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JUSTICE BUSIE. AKA - "Justice Busy." English, Country Dance Tune (3/8 time). C Major. Standard tuning (fiddle). AABB. The tune and country dance directions appear in all four editions of London publisher John Young's Second Volume of the Dancing Master (1710 to 1728), and, as "Justice Busy," in Walsh & Hare's Second Book of the Compleat Country Dancing-Master (1719 and subsquent editions of 1735 and 1749).
"Justice Busy, or The Gentleman Quack" was an unsuccessful comedy by English dramatist John Crowne (1641–1712). Arthur Franklin White, in his 1922 book John Crowne: His Life and Dramatic Works, remarks:
Crowne's last play was a comedy entitled 'Justice Busy, of The Gentleman Quack.' Of all his dramatic productions it alone was never printed. Our only real source of information concerning it is Downes, who lists it among the principal new plays given from 1695 until 1704 in the following words: "Justice Busy, a Comedy wrote by Mr. Crown; 'twas well Acted, yet prov'd not a living Play: However Mrs. Bracegirdle, by a Potent and Magnetick Charm in performing a Song in't, caused 'the Stones of the Streets to fly in the Men's Faces.' Halliwell-Phillips states that the songs introduced into it were published separately with the music, and it is likely that this publication is the source of his knowledge that the secondary title is 'The Gentleman Quack.' The play we performed at the Little Lincoln's-Inn-Fields theatre, whither Betterton, Mrs. Barry, and Mrs. Bracegirdle had gone after their disagreement with the united company at Drury Lane. Halliwell-Phillips is of the opinion that 'Justice Busy' was acted in 1699, but from an examination of the list of new plays which Downes gives from 1695 until 1704, I am inclined to think that 1700 is a more likely date.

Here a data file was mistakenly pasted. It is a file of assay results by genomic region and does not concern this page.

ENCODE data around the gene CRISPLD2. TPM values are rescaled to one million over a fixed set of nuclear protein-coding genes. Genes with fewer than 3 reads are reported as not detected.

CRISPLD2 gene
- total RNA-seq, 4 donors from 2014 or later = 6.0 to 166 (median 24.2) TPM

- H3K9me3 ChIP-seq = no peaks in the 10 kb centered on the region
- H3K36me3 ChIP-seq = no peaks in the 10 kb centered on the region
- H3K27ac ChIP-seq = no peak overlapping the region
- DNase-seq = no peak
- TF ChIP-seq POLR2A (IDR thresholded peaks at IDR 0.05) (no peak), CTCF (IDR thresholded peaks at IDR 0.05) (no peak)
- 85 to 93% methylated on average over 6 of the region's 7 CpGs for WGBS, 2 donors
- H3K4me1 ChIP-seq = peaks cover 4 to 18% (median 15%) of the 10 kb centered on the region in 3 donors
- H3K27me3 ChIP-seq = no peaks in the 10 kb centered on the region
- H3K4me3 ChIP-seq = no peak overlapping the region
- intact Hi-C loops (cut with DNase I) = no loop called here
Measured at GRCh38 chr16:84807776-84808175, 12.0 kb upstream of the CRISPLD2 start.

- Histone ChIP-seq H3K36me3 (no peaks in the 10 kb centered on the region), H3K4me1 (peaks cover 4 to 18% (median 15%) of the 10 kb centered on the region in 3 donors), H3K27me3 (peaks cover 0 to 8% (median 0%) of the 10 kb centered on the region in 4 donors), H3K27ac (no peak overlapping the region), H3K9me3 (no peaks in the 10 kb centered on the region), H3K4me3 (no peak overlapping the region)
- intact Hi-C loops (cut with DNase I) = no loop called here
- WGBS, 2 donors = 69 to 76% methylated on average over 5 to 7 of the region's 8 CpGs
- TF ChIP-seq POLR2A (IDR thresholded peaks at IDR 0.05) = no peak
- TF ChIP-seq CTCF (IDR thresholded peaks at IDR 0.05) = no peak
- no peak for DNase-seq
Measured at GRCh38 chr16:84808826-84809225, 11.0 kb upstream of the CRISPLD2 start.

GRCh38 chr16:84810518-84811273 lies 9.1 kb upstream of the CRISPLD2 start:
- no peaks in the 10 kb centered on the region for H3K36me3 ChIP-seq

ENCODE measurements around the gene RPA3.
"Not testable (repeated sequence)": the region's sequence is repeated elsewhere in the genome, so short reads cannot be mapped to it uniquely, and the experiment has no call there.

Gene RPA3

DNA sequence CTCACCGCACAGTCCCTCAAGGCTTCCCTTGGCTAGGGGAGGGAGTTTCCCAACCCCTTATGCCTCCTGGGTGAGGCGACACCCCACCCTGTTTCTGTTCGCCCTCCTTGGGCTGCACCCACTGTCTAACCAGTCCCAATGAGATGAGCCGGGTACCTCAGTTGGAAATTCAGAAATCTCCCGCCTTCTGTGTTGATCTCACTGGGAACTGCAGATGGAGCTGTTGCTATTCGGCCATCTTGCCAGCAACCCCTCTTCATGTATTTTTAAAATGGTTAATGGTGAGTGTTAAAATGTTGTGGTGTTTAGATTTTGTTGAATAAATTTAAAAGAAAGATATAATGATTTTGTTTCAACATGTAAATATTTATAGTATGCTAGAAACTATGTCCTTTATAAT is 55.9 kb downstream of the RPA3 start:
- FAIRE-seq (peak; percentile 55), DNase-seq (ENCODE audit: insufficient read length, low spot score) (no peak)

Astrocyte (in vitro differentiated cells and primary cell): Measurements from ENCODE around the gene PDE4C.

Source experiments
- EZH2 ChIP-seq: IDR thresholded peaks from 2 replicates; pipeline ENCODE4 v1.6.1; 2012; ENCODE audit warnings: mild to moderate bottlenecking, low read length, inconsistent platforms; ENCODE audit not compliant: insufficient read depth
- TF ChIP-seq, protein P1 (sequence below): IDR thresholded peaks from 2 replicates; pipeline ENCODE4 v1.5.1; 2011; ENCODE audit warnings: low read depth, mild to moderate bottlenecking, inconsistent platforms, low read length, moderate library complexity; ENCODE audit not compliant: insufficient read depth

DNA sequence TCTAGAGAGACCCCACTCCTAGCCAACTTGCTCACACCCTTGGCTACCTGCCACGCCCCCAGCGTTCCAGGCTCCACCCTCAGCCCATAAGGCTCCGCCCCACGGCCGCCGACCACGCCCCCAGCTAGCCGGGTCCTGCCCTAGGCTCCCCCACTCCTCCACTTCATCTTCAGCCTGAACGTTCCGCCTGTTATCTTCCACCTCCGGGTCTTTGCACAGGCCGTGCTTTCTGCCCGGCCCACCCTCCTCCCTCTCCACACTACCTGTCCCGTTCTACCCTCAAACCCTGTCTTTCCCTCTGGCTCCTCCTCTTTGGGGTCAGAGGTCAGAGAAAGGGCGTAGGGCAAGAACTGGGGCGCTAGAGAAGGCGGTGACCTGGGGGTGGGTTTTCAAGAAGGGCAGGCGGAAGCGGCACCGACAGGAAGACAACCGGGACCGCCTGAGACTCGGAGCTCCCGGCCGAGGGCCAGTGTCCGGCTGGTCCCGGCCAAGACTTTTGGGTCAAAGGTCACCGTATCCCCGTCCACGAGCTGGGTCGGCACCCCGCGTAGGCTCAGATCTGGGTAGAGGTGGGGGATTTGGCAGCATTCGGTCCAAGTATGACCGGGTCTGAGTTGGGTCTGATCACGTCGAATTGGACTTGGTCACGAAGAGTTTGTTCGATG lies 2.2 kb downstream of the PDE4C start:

Source for notated version:
Printed sources: Young (Second Volume of the Dancing Master, first edition), 1710; No. 164.